Several of the Control+digit keystrokes generate fairly standardized sequences, but not all of them do.
Here is what I found in the xterm that I had handy:
C-1: 1 (i.e. not different form a plain 1 keystroke)
C-9: 9 (i.e. plain 9)
C-0: 0 (i.e. plain 0)
The same sequences are generated in iTerm 2 (although this is highly configurable).
If your terminal emulator generates similar sequences, then you could bind most of them (though you need to use the standard, non-numeric “names” for the keys, e.g.
^@, et cetera). You will have to find a way to configure your terminal to send some kind of sequence for any keystrokes that do not already send something different from the unmodified key (i.e. like 1, 9, and 0 above).
However, binding these keys without a Prefix (
bind -n …) will probably break lots of stuff. Specifically,
^[ is the Escape character (used in almost all terminal control sequences),
^? is usually the Delete character,
^@ (as C-Space) is commonly used in Emacs(-style) editing, et cetera.
Probably a better approach is to configure your terminal to send the xterm-style “modifyOtherKeys” sequences that tmux 1.8 recognizes (if your xterm supports this, tmux automatically asks for this to happen):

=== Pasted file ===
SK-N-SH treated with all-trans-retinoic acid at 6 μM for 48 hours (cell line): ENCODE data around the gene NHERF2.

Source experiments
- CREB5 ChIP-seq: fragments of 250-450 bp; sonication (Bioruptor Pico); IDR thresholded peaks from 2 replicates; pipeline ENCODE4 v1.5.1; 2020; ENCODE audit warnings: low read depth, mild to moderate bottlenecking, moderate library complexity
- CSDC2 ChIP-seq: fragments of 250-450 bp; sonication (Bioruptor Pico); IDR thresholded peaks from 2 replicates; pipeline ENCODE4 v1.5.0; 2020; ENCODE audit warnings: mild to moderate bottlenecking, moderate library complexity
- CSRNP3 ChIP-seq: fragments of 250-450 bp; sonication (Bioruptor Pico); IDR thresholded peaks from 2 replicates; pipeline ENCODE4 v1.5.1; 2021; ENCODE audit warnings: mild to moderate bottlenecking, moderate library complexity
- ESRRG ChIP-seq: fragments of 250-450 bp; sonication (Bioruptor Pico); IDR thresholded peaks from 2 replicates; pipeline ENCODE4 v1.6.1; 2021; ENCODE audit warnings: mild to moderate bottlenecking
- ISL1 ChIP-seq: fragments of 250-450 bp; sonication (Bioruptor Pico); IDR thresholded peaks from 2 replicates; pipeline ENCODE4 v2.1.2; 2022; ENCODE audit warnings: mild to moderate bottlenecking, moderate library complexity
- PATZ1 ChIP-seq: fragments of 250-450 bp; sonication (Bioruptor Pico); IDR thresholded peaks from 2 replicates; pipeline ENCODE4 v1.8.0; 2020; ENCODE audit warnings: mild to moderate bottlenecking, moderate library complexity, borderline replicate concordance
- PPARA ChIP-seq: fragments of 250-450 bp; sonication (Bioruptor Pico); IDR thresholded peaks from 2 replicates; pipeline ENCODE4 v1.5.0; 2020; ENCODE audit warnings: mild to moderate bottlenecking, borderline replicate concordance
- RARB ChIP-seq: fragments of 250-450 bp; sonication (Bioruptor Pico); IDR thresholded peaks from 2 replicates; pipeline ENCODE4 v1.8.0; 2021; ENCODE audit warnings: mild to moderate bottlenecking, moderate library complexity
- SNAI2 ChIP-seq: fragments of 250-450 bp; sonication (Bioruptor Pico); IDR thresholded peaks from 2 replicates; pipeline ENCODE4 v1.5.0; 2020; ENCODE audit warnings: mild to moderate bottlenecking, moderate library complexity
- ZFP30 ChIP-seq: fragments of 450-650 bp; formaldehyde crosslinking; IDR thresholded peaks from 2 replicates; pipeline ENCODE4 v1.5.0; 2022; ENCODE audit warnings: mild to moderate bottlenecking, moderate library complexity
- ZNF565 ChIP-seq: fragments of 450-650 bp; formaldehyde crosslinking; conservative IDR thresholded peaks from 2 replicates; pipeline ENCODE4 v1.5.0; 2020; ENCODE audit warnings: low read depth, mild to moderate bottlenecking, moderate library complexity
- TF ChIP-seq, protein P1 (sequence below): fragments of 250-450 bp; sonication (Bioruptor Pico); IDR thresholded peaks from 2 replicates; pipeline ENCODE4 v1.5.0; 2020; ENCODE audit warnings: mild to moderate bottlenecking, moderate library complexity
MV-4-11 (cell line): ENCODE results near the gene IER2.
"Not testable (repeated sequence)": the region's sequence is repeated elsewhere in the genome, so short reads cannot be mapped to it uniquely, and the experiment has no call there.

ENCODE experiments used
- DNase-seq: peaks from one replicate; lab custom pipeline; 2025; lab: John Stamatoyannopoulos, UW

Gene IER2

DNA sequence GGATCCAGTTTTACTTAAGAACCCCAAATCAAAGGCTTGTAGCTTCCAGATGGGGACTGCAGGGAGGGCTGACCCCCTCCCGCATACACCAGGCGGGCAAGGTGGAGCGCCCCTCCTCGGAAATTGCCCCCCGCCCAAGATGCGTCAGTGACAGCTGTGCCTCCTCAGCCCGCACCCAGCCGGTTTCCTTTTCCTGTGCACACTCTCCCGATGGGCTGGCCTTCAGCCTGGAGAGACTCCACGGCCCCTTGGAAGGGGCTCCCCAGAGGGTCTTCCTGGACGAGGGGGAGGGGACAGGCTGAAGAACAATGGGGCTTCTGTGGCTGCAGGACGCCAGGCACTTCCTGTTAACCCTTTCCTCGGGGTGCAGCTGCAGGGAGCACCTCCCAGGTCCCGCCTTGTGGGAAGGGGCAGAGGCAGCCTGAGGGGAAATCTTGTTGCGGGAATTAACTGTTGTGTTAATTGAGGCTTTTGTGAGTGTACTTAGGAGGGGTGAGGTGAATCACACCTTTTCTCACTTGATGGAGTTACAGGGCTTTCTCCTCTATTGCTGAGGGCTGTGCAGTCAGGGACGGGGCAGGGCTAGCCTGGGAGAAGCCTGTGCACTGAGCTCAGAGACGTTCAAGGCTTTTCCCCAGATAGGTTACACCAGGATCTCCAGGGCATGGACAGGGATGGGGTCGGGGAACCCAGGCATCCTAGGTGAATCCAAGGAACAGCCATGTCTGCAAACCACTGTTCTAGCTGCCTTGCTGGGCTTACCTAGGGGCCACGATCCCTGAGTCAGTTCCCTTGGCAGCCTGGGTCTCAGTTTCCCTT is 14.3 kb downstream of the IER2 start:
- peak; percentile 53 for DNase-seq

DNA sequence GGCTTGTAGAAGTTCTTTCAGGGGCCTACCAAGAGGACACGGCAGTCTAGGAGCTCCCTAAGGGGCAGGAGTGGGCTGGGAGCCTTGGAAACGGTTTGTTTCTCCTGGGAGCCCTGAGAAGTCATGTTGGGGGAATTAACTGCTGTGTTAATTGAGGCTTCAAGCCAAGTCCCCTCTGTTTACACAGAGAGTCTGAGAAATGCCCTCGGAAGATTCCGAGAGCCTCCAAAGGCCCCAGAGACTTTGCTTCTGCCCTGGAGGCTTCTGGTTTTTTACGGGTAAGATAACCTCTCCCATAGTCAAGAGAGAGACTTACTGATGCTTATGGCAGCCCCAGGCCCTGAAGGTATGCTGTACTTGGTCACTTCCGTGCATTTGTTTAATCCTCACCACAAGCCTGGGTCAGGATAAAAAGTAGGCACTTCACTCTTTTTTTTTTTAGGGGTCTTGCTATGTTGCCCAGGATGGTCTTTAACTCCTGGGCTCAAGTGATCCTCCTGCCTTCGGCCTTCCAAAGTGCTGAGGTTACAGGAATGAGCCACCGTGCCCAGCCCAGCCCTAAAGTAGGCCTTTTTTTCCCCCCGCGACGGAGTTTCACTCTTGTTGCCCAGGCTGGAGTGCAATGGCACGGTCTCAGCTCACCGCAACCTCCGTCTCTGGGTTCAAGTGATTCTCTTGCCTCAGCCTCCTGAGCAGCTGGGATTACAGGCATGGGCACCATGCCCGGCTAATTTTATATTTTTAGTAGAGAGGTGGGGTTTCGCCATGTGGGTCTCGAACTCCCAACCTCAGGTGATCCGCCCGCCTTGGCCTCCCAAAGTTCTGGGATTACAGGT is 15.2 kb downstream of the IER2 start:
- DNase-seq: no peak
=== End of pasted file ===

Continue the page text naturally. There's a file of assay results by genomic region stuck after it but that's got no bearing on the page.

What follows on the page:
The tmux names for these keys are exactly
C-0, et cetera.
Note: These key names and sequences are not recognized by tmux versions older than 1.8.
You would bind them like this (in your
bind-key -n C-0 select-window -t :0
bind-key -n C-1 select-window -t :1
bind-key -n C-2 select-window -t :2
bind-key -n C-3 select-window -t :3
bind-key -n C-4 select-window -t :4
bind-key -n C-5 select-window -t :5
bind-key -n C-6 select-window -t :6
bind-key -n C-7 select-window -t :7
bind-key -n C-8 select-window -t :8
bind-key -n C-9 select-window -t :9